KVA’s charter request ends
Kerr-Vance Academy will not open its doors as a charter school in fall 2015.
Principal Paul Villatico said a subcommittee of the N.C. Public Charter School Advisory Council rejected KVA’s application during an initial evaluation Monday, but the school has not received official notification from the state Board of Education.
Villatico said he listened to the live audio of the subcommittee’s evaluation that was made available online Monday.
“It is my understanding that our application did not make it out of the subcommittee, and we will not be moving forward to a full panel review,” he said.
The full advisory council will review applications that were deemed adequate in March.
KVA’s board of directors submitted their application in December to the state Office of Charter Schools, along with 71 other nonprofit groups.
Villatico has said the school’s tuition can be an obstacle for some families and has contributed to decreasing enrollment.
“People, I believe, in this community really wanted us to convert,” Villatico said. “They wanted another educational opportunity that was a charter school.”
There are two charter schools operating in Vance County: Henderson Collegiate and Vance Charter.
Henderson Collegiate opened in 2010 with 100 fourth-grade students. Now, the school has fourth through seventh grades with about 100 students per grade. It will continue to add a class of students each year to create grades 4-12.
Vance Charter opened in 1999 with about 130 students. For the 2012-2013 school year, Vance Charter enrolled about 545 students in kindergarten through eighth grade.
Villatico said the charter schools’ long waiting lists indicate a demand for greater choice in the area.
For the 2013-2014 school year, the K-12 enrollment at KVA dropped to around 300 students.
The school’s charter application proposed increasing enrollment to 750 over 10 years.
Villatico said the subcommittee did not think the school would be able to reach its enrollment goal.
“They said we planned on getting kids from Granville, Warren and Franklin counties, and they didn’t believe we could get them,” he said. “And they also didn’t necessarily believe we could get the number of students from Vance County that we expected. They said there could be transportation issues because we weren’t in a position to offer transportation through Henderson and Vance County, but you are not required to by law.”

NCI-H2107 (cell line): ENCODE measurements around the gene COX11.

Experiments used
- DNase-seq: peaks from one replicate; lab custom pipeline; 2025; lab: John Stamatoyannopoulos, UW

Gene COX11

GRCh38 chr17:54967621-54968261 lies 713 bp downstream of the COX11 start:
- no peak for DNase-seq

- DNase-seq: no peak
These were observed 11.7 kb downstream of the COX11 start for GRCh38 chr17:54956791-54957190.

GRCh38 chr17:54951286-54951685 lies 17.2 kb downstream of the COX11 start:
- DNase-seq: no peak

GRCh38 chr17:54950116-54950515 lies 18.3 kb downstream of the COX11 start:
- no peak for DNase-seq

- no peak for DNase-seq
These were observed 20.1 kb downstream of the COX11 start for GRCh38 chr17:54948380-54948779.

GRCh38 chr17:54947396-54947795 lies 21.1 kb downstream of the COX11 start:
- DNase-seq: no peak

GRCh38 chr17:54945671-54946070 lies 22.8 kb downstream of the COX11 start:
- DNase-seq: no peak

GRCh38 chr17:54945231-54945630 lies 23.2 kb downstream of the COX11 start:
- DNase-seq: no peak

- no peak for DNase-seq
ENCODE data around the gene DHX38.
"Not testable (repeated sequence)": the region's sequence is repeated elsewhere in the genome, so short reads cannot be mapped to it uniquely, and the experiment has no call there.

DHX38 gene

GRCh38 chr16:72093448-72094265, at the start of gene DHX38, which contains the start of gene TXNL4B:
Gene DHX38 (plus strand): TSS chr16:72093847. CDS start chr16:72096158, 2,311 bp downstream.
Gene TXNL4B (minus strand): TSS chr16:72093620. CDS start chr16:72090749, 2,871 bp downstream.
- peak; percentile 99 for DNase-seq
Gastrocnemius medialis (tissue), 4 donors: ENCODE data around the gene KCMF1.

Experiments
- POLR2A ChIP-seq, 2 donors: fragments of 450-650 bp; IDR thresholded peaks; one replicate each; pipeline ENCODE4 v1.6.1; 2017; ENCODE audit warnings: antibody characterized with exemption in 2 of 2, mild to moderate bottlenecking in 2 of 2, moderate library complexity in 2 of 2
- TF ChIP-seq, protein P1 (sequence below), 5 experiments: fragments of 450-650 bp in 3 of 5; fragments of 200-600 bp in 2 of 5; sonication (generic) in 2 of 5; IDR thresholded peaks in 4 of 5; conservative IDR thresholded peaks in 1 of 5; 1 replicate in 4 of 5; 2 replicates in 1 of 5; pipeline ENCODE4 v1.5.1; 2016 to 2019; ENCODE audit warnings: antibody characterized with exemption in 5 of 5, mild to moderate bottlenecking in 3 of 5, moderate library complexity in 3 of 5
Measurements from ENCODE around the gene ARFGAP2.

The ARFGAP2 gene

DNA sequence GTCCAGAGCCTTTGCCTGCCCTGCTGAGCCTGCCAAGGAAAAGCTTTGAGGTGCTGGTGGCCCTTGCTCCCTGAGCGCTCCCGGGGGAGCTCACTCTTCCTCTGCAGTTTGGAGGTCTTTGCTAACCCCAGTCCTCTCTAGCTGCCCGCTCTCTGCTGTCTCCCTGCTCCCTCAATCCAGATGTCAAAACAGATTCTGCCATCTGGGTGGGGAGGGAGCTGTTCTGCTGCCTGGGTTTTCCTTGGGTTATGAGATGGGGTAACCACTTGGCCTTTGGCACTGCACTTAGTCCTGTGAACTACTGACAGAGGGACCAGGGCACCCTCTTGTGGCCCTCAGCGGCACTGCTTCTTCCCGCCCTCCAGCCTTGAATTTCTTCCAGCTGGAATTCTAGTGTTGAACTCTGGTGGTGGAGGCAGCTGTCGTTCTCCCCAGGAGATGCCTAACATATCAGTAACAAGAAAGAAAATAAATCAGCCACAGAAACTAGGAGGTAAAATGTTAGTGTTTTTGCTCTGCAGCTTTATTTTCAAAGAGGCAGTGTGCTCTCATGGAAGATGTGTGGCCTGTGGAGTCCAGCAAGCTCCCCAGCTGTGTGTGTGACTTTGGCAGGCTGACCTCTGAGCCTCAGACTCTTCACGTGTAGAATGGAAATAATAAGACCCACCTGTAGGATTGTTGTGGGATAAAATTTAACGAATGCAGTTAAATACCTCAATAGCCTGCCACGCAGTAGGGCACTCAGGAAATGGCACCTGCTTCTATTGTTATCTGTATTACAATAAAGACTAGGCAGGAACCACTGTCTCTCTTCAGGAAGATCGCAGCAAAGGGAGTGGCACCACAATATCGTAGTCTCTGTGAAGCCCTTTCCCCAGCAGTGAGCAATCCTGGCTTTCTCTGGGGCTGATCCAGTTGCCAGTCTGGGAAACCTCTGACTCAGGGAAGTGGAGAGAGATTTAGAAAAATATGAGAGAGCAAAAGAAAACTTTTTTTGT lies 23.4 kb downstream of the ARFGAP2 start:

Unlike traditional public schools in the state, charter schools are not required to provide food or transportation. Some do.
Some of the subcommittee members seemed to want KVA to go above the letter of the law, he said.
“That was one of the difficulties we had; they were commenting on things that were above and beyond the requirements of the application as evidence for what they found to be inadequacies in the application,” he said. “Those things didn’t have to be the application. They needed to be part of the final plan when you understood what your student population was going to be and what their needs was going to be.”
Villatico said he didn’t think the subcommittee judged KVA’s application fairly.
“There are individuals judging us based on who we are as a private school and making an opinion as to what we would be as a charter school, and that’s unfortunate,” he said.
He said KVA’s image as a predominately white institution weighed too heavily as a factor in the subcommittee’s evaluation.
While KVA is not required to keep demographic information, a large portion of students enrolled are white. In Vance County, 46.8 percent of the population is white and 50.6 percent black, according to 2012 U.S. Census data.
“I think that there was belief that there would be too much carryover of what we are, or what they believed we are, into that charter school,” he said. “But the two wouldn’t match, and I readily admit that.”
Villatico said the board of directors has not yet determined whether it will reapply next year.
“At the moment, our focus is going to be on Kerr-Vance Academy as a private school,” he said. “We are focused on KVA as a private school and moving forward as a private school.”